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When the court convicts a domestic violence defendant of a domestic abuse crime, part of their sentence may involve probation. Probation is an alternative form of sentencing that allows you to serve your sentence outside of jail or prison. It serves three purposes: protecting the public, restoring the victim, and rehabilitating the offender.
A person convicted of a misdemeanor domestic violence offense may face summary probation, while a felony offender may face supervised or formal probation. In both types, the defendant must report to the probation department and abide by a strict set of rules outlined in the terms and conditions of the probation sentence. Breaking a rule is considered a violation of probation, which may lead to new criminal charges.
Two Types of Probation in California: Summary and Supervised
Only a judge can decide whether to grant probation when determining an offender’s sentence. Probation is often considered a favorable sentence because, for the most part, offenders can avoid jail or prison and still repay their debt to society. Probation may involve several demanding requirements, however, so it’s not an “easy way out” of your punishment.
There are two types of probation in California, and the one you may be sentenced to depends on whether you were convicted of a misdemeanor or felony offense.
Summary Probation for Low-Risk Offenders
If you’ve been convicted of a misdemeanor domestic violence crime, you may be sentenced to summary probation. A person on summary probation is generally deemed to be at low risk of reoffending. This type of probation may allow the offender to serve most or all of his or her sentence under supervision.
Summary probation may be ordered for one to three years, although it is possible to be on probation for up to five years in California. Domestic violence offenders on summary probation may be required to:
- Attend counseling
- Complete a 52-week batterer intervention program
- Participate in community labor
- Perform community service
- Spend part of their sentence in jail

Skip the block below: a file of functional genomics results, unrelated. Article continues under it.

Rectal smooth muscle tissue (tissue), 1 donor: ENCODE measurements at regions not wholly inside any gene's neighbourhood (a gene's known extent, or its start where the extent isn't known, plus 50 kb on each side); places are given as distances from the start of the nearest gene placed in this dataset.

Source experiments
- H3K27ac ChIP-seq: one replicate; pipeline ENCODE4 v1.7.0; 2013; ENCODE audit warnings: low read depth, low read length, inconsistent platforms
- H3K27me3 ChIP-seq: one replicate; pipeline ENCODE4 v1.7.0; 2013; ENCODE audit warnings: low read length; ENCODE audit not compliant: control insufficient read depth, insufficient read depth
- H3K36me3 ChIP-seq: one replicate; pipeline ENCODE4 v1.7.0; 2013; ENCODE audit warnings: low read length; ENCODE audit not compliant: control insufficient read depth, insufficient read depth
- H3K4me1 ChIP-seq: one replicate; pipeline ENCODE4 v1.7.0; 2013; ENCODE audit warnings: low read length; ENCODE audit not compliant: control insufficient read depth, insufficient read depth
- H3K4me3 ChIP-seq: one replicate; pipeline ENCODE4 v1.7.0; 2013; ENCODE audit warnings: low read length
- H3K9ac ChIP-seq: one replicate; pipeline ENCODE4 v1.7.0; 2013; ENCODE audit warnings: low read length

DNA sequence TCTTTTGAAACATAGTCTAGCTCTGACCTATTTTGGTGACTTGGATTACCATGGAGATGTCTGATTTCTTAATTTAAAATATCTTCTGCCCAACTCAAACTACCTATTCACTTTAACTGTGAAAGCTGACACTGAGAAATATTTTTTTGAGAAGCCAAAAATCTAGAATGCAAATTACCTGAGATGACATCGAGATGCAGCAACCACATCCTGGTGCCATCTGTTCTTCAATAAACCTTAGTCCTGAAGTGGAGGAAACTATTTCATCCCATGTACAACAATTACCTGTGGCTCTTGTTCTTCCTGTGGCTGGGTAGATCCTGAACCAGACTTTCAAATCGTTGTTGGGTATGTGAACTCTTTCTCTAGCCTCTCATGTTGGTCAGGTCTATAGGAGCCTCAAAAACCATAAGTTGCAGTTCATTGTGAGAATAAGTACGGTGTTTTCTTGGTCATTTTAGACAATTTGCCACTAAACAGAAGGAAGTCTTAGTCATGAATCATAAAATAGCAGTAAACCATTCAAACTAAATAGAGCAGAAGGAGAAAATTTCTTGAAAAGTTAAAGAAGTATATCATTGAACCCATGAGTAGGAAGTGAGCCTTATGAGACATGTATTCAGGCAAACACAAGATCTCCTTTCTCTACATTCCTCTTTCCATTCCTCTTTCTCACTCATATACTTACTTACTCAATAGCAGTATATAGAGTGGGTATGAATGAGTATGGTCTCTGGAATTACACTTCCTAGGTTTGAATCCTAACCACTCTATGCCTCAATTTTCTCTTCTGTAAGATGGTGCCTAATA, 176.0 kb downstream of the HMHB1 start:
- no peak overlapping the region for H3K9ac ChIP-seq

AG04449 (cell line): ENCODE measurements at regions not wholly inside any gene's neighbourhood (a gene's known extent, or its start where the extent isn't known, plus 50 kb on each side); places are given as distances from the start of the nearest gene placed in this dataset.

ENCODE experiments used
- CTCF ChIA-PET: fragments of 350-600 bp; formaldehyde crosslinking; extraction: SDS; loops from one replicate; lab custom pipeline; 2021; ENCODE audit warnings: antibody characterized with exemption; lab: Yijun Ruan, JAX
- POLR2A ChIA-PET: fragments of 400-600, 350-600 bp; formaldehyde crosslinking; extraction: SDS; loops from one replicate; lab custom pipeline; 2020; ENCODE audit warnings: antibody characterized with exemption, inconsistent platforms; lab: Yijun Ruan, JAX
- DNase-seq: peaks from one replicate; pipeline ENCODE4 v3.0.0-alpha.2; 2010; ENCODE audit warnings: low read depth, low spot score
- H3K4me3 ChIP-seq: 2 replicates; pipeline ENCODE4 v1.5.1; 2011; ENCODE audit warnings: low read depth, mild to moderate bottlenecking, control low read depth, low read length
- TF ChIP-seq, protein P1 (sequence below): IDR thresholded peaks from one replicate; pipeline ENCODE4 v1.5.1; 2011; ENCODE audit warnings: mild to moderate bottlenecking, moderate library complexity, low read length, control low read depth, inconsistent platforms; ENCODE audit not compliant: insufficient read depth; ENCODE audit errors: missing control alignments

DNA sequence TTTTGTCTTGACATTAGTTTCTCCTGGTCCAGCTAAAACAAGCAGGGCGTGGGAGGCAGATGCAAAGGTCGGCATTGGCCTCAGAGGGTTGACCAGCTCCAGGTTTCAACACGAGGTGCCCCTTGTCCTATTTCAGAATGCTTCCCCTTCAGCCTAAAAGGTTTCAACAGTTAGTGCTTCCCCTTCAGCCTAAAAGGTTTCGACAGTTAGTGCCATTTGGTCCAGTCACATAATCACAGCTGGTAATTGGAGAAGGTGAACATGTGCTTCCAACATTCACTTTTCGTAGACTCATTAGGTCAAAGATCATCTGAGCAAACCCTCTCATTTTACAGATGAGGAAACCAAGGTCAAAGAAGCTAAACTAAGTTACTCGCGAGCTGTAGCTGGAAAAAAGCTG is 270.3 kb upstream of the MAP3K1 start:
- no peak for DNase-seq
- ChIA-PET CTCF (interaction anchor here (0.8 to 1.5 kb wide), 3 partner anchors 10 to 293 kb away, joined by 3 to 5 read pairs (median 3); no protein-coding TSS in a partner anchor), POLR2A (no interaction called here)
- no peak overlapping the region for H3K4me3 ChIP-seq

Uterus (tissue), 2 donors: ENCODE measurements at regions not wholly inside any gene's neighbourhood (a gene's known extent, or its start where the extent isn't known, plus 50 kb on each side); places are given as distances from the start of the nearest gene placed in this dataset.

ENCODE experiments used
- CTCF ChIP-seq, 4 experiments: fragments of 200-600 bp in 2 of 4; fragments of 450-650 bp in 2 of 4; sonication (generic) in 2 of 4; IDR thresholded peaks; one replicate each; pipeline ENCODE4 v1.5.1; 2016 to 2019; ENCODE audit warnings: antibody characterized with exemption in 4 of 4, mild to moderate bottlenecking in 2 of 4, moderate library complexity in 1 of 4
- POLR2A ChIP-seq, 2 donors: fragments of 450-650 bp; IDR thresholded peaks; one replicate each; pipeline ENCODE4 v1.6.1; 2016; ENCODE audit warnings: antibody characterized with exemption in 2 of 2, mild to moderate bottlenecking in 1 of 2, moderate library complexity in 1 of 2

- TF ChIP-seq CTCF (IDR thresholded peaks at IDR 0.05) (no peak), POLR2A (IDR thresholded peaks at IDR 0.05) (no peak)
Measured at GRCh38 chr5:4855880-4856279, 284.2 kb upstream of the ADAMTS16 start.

- Pay court fines
- Fulfill any other conditions imposed by the court
Summary probation does not involve strict supervision. Offenders must complete the terms of their probation by specific deadlines that the county probation department gives them. They must report their progress directly to a judge instead of meeting with a probation officer. As long as all terms of probation are fulfilled on time, and the offender doesn’t reoffend, he or she will not face further criminal charges.
Formal or Supervised Probation for Felony Offenders
Formal probation imposes much more strict requirements on offenders. Although it allows felony offenders to stay outside of prison, they are under the strict watch of their designated probation officers. Formal probation, which is sometimes called felony probation, may last between three and five years. During the probation period, offenders may be required to adhere to the terms and conditions, which may include the following in addition to the terms outlined for summary probation:
- Reporting to their probation officer regularly
- Paying restitution to victims
- Submitting to random drug tests
Felony probation may also include restrictions on travel. An offender on probation who wants to move will need to request permission from the court. If the probationer wants to go out of town, their probation officer will need to approve the request.
Offenders on probation must also agree to comply with any protective orders the court may have issued and to avoid committing future crimes. Otherwise, they will need to attend a probation violation hearing. During this hearing, the court will determine whether the offender committed a probation violation. Since a probation violation is a criminal offense, it’s critical to seek representation from a San Diego criminal defense lawyer to stand up for you in court.
Preparing for a Probation Violation Hearing
If you’ve been accused of violating probation, you will need legal representation to deny the accusation or to explain why you committed it. Your hearing will take place in front of a judge instead of a jury. Although the judge will most likely be the same judge who issued your sentence, there is a possibility of having a different judge, meaning that he or she may need to be educated on the details of your case.
Your attorney can provide evidence that you did not commit a violation to the judge or a compelling reason for why you did. If you have a new judge, he or she may be prone to deciding an unfavorable outcome, which may be avoided with the help of a probation violation defense lawyer on your side.
Challenge Domestic Violence Accusations with Dod Law
Whether you’ve been accused of domestic violence and face a court date or are already on probation for a conviction, you deserve quality representation from an attorney who understands the complexities of domestic violence in the courtroom. Attorney Dod of Dod Law has dedicated 17 years of his career to defending clients facing criminal charges and has resolved several domestic violence cases. He can help you protect your reputation and preserve your rights. Learn how he can aid your domestic violence case by calling 619-814-5110 or completing our contact form for a free consultation.